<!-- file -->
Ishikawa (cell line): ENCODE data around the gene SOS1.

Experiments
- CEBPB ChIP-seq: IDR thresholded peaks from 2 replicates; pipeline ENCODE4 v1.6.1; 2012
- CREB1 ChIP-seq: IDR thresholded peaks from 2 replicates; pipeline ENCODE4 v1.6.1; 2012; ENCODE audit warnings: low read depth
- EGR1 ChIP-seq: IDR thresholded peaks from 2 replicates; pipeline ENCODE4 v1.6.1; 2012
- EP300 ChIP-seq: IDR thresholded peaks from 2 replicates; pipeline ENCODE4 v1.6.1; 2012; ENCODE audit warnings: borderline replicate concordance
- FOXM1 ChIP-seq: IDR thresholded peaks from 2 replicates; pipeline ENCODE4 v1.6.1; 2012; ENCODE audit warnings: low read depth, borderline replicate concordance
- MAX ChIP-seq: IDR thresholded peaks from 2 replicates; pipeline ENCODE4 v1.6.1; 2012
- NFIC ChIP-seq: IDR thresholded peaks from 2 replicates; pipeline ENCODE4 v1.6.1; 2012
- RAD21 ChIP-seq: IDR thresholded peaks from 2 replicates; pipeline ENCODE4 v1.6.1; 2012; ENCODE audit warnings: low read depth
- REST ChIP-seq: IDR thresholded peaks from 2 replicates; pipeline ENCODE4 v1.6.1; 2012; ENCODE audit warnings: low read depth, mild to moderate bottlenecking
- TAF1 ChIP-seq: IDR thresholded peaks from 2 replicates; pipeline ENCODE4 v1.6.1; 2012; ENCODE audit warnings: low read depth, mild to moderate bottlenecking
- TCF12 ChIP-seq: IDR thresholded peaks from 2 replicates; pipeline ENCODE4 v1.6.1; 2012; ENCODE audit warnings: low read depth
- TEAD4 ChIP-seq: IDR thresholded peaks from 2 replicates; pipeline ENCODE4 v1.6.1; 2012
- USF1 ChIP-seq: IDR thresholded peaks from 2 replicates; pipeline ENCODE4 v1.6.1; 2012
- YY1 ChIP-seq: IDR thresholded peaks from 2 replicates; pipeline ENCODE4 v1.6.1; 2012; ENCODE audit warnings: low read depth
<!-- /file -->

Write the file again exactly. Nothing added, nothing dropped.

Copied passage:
Ishikawa (cell line): ENCODE data around the gene SOS1.

Experiments
- CEBPB ChIP-seq: IDR thresholded peaks from 2 replicates; pipeline ENCODE4 v1.6.1; 2012
- CREB1 ChIP-seq: IDR thresholded peaks from 2 replicates; pipeline ENCODE4 v1.6.1; 2012; ENCODE audit warnings: low read depth
- EGR1 ChIP-seq: IDR thresholded peaks from 2 replicates; pipeline ENCODE4 v1.6.1; 2012
- EP300 ChIP-seq: IDR thresholded peaks from 2 replicates; pipeline ENCODE4 v1.6.1; 2012; ENCODE audit warnings: borderline replicate concordance
- FOXM1 ChIP-seq: IDR thresholded peaks from 2 replicates; pipeline ENCODE4 v1.6.1; 2012; ENCODE audit warnings: low read depth, borderline replicate concordance
- MAX ChIP-seq: IDR thresholded peaks from 2 replicates; pipeline ENCODE4 v1.6.1; 2012
- NFIC ChIP-seq: IDR thresholded peaks from 2 replicates; pipeline ENCODE4 v1.6.1; 2012
- RAD21 ChIP-seq: IDR thresholded peaks from 2 replicates; pipeline ENCODE4 v1.6.1; 2012; ENCODE audit warnings: low read depth
- REST ChIP-seq: IDR thresholded peaks from 2 replicates; pipeline ENCODE4 v1.6.1; 2012; ENCODE audit warnings: low read depth, mild to moderate bottlenecking
- TAF1 ChIP-seq: IDR thresholded peaks from 2 replicates; pipeline ENCODE4 v1.6.1; 2012; ENCODE audit warnings: low read depth, mild to moderate bottlenecking
- TCF12 ChIP-seq: IDR thresholded peaks from 2 replicates; pipeline ENCODE4 v1.6.1; 2012; ENCODE audit warnings: low read depth
- TEAD4 ChIP-seq: IDR thresholded peaks from 2 replicates; pipeline ENCODE4 v1.6.1; 2012
- USF1 ChIP-seq: IDR thresholded peaks from 2 replicates; pipeline ENCODE4 v1.6.1; 2012
- YY1 ChIP-seq: IDR thresholded peaks from 2 replicates; pipeline ENCODE4 v1.6.1; 2012; ENCODE audit warnings: low read depth